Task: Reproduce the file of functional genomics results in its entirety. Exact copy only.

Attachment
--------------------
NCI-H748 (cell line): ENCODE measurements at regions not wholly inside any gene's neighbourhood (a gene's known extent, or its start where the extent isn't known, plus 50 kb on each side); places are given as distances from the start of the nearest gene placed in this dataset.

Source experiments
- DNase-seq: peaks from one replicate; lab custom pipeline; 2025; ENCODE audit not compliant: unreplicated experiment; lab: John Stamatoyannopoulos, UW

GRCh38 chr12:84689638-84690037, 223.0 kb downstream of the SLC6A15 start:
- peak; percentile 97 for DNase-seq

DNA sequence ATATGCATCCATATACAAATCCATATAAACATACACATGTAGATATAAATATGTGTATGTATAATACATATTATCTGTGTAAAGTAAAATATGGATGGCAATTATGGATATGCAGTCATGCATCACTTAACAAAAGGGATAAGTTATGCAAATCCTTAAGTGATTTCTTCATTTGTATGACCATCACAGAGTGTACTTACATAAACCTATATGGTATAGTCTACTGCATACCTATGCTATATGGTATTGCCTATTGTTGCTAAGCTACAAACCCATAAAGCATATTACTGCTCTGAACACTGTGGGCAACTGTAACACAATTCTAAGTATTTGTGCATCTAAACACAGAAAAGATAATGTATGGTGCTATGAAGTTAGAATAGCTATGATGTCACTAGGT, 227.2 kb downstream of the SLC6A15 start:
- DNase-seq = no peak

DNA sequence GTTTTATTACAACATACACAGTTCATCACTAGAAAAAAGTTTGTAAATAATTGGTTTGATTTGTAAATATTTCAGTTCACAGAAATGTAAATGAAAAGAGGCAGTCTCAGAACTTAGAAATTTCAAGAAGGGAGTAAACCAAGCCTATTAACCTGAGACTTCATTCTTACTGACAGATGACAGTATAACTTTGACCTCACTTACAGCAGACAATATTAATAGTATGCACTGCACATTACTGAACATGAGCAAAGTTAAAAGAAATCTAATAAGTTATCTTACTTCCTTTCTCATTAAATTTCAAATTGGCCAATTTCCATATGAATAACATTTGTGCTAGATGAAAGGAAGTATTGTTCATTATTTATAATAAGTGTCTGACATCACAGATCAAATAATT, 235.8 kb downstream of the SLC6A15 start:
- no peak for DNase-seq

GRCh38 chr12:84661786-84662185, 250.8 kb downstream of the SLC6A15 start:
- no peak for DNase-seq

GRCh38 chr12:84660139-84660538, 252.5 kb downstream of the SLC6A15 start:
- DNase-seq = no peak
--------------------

NCI-H748 (cell line): ENCODE measurements at regions not wholly inside any gene's neighbourhood (a gene's known extent, or its start where the extent isn't known, plus 50 kb on each side); places are given as distances from the start of the nearest gene placed in this dataset.

Source experiments
- DNase-seq: peaks from one replicate; lab custom pipeline; 2025; ENCODE audit not compliant: unreplicated experiment; lab: John Stamatoyannopoulos, UW

GRCh38 chr12:84689638-84690037, 223.0 kb downstream of the SLC6A15 start:
- peak; percentile 97 for DNase-seq

DNA sequence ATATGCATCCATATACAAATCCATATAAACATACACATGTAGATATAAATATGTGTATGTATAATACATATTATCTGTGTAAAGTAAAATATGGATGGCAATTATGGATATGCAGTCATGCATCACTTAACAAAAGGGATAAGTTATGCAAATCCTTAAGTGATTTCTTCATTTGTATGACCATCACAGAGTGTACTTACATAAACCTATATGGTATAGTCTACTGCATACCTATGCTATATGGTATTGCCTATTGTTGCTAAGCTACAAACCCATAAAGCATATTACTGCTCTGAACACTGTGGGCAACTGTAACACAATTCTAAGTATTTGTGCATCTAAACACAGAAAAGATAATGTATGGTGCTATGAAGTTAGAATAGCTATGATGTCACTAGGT, 227.2 kb downstream of the SLC6A15 start:
- DNase-seq = no peak

DNA sequence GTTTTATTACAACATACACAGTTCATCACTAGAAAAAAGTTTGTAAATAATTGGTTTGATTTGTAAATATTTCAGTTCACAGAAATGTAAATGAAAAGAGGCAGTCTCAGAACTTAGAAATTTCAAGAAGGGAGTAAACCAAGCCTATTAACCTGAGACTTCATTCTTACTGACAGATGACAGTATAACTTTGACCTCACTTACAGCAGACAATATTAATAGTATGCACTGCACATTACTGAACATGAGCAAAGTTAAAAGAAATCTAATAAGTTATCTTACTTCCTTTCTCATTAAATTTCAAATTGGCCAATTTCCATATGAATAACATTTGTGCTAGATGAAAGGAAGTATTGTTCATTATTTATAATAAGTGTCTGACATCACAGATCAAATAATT, 235.8 kb downstream of the SLC6A15 start:
- no peak for DNase-seq

GRCh38 chr12:84661786-84662185, 250.8 kb downstream of the SLC6A15 start:
- no peak for DNase-seq

GRCh38 chr12:84660139-84660538, 252.5 kb downstream of the SLC6A15 start:
- DNase-seq = no peak